BH: One aspect of writing in the first person is that the story is framed by what the character sees and hears. Just as the narrator has to try to make sense of competing claims and explanations, the reader also has to puzzle things out along with her. It is a shared journey.
I am more a reader of travel and exploration than of fiction. One thing that I don’t like about fiction is that many writers go on and on about what the character is thinking. This goes against my grain. Wouldn’t it be more creative to let you infer what the character is thinking by what she says and how she acts? In the case of Sybil Hardenbergh, I conceive of her as being far too modest to spend pages and pages telling you what she thinks. It would go against her character and how she looks at life. Instead, I tried to imagine how she would tell her story to a close friend. She would feel free to confide about some things, but still she would maintain a large degree of modesty and reticence. This becomes especially tricky when she falls in love. Of course she has obsessive thoughts about her beloved, but she is too shy to spend pages and pages telling you about this. You mostly have to infer it from what she says and what she does.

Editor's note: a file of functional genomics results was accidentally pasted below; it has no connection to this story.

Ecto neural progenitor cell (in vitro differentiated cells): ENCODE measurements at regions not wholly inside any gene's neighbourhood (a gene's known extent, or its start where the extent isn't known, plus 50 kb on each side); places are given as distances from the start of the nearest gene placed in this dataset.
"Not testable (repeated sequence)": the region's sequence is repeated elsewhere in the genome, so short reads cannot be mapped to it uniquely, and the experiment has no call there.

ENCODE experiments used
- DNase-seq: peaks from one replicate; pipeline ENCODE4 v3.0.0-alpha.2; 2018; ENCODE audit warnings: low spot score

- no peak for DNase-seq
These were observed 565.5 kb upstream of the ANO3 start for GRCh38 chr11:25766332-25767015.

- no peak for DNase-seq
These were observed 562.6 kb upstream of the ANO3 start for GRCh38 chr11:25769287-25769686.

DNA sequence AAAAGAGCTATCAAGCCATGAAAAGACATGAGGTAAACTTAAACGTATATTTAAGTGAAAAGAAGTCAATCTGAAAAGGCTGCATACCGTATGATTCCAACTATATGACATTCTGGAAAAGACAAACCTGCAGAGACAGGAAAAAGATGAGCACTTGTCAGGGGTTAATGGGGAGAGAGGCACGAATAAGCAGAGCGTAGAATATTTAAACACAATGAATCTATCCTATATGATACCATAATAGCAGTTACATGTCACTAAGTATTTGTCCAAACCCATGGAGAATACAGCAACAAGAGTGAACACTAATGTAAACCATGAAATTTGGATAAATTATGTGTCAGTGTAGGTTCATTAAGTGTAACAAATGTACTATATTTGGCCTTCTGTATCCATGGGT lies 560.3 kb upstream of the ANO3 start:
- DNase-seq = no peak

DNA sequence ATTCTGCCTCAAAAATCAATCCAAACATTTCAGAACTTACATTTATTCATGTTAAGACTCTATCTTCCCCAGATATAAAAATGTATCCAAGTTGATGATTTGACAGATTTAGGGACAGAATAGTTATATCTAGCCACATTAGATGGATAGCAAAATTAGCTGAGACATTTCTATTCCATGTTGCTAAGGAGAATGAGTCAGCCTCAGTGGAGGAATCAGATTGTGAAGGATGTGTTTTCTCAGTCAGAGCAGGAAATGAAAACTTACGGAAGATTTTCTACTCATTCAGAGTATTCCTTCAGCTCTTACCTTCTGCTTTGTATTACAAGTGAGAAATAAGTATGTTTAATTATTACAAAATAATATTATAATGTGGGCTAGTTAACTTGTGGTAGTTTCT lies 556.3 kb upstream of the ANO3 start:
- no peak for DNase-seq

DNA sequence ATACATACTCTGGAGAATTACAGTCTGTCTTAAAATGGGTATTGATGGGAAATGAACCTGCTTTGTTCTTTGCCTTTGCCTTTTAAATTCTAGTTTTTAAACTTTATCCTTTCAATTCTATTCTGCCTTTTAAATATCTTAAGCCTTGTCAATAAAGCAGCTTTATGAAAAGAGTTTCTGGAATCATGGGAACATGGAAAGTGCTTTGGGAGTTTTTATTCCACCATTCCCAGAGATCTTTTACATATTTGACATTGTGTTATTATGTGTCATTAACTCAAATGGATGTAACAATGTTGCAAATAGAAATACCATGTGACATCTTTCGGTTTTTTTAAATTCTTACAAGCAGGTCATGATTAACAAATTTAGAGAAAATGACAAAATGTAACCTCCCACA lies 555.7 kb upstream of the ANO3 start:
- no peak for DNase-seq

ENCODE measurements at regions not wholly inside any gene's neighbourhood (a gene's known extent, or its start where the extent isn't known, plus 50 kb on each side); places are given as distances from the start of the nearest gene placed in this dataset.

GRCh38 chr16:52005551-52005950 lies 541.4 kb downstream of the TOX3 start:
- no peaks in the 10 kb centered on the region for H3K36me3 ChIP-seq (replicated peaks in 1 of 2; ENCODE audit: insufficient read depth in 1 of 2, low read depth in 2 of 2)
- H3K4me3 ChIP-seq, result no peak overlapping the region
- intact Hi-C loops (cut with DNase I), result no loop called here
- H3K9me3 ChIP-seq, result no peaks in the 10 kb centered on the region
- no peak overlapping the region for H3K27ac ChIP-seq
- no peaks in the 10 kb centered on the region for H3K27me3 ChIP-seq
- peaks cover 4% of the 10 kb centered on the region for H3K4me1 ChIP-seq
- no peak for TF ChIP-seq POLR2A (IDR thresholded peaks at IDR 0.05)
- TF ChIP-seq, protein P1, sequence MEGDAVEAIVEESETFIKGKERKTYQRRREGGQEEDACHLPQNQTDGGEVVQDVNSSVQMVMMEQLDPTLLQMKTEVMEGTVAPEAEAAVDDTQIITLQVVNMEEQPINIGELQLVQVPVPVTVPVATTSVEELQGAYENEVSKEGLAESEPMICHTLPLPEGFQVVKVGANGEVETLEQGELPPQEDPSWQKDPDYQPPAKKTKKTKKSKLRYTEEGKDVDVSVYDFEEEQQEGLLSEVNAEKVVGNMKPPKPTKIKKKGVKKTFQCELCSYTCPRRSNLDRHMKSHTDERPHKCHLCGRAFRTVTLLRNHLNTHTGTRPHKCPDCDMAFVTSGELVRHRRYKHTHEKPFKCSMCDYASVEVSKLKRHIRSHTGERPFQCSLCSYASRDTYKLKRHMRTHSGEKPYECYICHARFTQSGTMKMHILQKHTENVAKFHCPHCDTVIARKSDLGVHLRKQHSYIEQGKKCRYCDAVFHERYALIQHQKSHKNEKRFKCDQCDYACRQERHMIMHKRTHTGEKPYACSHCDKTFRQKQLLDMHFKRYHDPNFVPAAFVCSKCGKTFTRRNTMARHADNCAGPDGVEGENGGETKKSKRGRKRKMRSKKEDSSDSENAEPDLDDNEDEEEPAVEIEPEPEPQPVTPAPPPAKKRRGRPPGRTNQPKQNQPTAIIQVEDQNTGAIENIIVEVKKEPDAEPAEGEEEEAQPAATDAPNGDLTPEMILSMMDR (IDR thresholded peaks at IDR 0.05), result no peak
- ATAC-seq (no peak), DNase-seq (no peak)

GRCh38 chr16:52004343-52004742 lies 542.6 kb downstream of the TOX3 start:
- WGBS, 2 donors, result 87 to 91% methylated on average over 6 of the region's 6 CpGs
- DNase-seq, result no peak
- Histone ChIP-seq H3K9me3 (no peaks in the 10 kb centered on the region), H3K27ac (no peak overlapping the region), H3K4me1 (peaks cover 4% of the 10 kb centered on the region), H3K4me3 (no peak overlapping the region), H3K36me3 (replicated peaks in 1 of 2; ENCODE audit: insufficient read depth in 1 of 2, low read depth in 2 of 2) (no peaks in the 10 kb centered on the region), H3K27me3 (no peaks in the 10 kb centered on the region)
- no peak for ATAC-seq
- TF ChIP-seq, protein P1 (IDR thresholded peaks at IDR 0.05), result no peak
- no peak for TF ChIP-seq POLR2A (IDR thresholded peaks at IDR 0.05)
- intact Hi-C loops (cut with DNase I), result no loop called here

MRP: You explore a lot of hypothetical moral and ethical dilemmas in Perpetual Motion, especially when it comes to issues related to time travel and historical events connected to Christianity. What can you tell us about that?